Category Archives: Technical Stuff

Scriptcase 9.2 – The Right Tool For The Job ?

This will be a series of posts regarding my experience with Scriptcase 9.2.


I am a person who believes that having the right tool for the job will save a person time, money, and what can be a great deal of frustration.  It is for this reason that I tried Scriptcase 7 as a free download, 8 again, and then decided to dive in and purchase a $300 license for Scriptcase 9.2.

Over the years I have purchased a number of code writing tools, scripting tools, libraries and have even written my own program generator that, using my library, one could develop whole Cobol ANSI 85 applications in minutes.  I don’t believe in manually writing essentially the same code over and over again when a code generator can do it for me.

Among the many tools I’ve used over the years are zApp Factory (C/C++) by Rogue Wave Software, the now purveyors of the Zend php tools, CodeCharge Studio – essentially a defunct php generation utility, Zend Studio 12 and framework and, the point of these articles, Scriptcase 9.2.

As I have time, which will be greatly impacted by the amount of time I have to spend learning Scriptcase 9.2, I will post articles on my experience.  This being the first.

Initial Thoughts

I was reluctant to invest in Scriptcase for a number of reasons.  Primarily, the problem for me was the language barrier.  Scriptcase is developed and maintained in Brazil which means the developers speak Portugese.  One may think this shouldn’t be an issue when developing php scripts as the language itself is all English.  This is true, to an extent.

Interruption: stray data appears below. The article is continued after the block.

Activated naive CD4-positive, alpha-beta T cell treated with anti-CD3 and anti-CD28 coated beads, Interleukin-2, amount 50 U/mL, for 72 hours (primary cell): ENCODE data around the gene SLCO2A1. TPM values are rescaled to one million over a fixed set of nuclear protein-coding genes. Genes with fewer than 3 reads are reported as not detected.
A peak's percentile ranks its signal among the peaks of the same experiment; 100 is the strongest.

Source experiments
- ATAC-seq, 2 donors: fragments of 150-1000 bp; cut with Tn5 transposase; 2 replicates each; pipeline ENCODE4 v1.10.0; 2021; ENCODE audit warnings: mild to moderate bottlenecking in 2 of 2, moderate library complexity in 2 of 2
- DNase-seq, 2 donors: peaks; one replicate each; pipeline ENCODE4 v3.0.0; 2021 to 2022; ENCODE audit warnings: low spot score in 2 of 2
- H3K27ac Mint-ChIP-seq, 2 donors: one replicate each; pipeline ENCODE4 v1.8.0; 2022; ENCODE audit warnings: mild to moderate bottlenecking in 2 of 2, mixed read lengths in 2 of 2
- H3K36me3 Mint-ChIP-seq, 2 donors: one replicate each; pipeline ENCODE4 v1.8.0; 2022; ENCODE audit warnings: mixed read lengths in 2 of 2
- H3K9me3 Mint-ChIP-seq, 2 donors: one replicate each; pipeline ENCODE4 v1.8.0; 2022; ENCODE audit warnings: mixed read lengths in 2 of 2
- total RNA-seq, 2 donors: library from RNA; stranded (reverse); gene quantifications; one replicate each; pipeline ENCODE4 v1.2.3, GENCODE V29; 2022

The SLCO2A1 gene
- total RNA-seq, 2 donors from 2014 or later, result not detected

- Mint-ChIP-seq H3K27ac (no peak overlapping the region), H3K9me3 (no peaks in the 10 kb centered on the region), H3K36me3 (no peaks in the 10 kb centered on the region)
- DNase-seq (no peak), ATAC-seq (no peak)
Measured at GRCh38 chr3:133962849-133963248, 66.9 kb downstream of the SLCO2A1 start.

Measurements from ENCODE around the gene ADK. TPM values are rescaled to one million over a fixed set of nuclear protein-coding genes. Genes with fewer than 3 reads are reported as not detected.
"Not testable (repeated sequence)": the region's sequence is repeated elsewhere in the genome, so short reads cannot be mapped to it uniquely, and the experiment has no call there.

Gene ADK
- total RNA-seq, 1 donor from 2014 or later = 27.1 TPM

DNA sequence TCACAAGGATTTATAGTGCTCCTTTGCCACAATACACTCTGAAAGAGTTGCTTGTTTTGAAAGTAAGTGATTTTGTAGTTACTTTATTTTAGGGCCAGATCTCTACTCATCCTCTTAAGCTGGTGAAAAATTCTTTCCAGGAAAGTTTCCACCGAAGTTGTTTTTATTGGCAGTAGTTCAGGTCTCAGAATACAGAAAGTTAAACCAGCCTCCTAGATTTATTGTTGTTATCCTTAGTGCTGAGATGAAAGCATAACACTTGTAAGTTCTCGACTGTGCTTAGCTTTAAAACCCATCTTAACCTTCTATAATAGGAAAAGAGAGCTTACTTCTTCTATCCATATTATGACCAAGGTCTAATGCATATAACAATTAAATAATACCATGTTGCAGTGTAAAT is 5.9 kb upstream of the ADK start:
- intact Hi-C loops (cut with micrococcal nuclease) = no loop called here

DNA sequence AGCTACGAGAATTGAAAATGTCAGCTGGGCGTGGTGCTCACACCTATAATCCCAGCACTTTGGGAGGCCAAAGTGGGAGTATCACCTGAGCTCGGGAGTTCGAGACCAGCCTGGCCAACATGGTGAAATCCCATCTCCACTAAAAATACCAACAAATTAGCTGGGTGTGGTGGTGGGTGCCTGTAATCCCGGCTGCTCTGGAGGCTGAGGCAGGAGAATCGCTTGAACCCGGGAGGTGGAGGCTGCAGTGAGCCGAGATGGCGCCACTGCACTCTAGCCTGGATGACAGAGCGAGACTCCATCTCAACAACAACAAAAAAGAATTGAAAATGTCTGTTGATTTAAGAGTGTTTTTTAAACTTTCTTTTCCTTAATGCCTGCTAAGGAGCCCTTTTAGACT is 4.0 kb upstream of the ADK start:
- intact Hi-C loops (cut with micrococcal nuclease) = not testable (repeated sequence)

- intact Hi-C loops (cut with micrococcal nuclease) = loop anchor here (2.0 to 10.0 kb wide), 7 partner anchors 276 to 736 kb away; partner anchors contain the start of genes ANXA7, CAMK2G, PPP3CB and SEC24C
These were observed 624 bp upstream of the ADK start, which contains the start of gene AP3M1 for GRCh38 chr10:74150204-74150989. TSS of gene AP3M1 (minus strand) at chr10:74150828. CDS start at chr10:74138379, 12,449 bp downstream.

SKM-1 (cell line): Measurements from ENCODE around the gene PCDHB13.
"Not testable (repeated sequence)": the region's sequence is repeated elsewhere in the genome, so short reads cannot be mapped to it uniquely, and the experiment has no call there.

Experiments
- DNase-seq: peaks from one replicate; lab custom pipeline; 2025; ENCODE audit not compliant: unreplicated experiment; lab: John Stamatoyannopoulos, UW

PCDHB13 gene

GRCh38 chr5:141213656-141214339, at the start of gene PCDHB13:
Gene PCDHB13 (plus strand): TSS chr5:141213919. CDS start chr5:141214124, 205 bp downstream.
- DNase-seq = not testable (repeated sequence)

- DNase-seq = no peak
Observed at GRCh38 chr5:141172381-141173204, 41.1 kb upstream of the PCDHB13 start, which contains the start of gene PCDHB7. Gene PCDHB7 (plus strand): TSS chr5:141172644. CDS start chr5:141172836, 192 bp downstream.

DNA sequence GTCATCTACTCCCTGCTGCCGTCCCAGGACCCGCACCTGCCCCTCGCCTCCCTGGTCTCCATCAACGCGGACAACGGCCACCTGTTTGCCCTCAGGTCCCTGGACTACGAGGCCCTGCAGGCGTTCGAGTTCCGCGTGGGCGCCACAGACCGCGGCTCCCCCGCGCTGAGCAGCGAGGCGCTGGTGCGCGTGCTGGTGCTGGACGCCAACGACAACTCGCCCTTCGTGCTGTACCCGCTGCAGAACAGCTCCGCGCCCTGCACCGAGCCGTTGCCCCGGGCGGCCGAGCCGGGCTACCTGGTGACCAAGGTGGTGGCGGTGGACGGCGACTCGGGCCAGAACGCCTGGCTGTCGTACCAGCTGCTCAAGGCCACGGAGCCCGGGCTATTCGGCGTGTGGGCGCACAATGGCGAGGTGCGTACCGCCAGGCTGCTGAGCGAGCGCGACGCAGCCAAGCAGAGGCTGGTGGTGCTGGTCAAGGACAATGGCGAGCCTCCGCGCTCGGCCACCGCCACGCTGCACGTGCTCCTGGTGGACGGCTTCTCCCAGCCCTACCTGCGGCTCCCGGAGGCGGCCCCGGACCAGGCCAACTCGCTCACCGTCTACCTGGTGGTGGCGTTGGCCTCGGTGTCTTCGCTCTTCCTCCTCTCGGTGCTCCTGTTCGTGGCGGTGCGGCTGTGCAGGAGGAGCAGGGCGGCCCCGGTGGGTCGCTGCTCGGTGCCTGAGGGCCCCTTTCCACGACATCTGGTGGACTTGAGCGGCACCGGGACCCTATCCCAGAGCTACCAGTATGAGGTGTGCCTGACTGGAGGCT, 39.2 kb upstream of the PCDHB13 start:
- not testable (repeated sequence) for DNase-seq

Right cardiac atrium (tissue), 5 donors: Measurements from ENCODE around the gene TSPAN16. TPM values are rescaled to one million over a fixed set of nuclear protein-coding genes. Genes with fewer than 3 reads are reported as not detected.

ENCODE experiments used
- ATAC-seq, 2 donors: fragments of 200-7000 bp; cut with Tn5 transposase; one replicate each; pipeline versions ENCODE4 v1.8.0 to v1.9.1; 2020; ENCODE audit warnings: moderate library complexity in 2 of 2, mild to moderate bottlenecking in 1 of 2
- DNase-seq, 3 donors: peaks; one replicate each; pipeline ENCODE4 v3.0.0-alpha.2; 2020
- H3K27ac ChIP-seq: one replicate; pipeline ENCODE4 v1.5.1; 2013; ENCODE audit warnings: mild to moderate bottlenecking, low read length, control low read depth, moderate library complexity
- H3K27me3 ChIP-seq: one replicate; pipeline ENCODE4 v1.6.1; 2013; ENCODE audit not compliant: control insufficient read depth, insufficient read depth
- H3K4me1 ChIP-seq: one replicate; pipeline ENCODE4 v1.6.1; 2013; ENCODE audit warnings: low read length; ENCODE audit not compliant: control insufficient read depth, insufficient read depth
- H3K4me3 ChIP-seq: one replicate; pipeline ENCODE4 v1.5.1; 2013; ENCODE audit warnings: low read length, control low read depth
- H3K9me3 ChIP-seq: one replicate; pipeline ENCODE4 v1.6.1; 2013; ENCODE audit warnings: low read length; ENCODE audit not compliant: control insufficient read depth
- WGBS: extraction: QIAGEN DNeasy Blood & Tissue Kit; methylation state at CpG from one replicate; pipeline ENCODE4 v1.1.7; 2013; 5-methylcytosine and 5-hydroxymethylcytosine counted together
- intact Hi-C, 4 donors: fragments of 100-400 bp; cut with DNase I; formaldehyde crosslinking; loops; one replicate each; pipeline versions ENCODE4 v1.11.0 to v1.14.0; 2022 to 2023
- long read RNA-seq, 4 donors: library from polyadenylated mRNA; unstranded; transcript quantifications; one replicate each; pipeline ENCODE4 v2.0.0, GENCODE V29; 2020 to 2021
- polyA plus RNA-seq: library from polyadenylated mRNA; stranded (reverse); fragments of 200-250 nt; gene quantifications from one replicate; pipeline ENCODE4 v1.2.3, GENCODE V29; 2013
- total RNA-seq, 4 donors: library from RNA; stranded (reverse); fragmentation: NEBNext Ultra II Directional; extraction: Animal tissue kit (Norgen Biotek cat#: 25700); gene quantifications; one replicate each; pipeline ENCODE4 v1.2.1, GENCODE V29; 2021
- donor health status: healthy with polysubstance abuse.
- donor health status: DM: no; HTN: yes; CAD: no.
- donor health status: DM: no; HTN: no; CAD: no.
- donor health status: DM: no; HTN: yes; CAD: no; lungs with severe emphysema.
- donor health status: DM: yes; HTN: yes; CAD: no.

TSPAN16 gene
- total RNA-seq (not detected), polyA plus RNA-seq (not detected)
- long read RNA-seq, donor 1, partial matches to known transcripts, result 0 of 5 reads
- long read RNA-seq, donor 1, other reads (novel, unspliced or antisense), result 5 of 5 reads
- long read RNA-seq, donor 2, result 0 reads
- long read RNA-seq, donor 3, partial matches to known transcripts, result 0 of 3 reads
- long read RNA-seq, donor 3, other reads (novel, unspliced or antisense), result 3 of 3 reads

However, even a cursory read of the manual, which as of this date is vastly improved, one gets the impression that the person writing the manual learned their English from the television or uses Google translate to make translations.  The grammar is poor, simplistic at best, and there are many instances where it is so confusing that it can take you 15 minutes to figure out what the writer is actually trying to say (if you ever do).

The manual, such as it is is, is an extremely sparse reference manual style.  If you are looking for a manual where you can find an example of something done and how to do it, this won’t help.  In the companies favour, they do have a number of videos on YouTube but again, these are rather superficial tutorials, often presented by someone with English as a second language and zero experience making video tutorials.

The Code.  Any good programmer will tell you they can read the code the application generates to figure out what it is doing and how to get it to do what they want.  Normally, this is the case however in the case of Scriptcase 9, you need to be able to understand Portugese.  The variables and labels in the code are by the vast majority in Portugese.  PHP is php, in this case version 7, but you can’t read the code without the context of the variables, labels and comments (what few there are are also in Portugese).

At this point, I have spent about 40 hours with the product over the past two weeks and I am extremely disappointed.  It took me three installations to get it to function at all and I have now spent well over 15 hours trying to figure out just how to get the security module to work with my own database structure, never mind in the most efficient manner.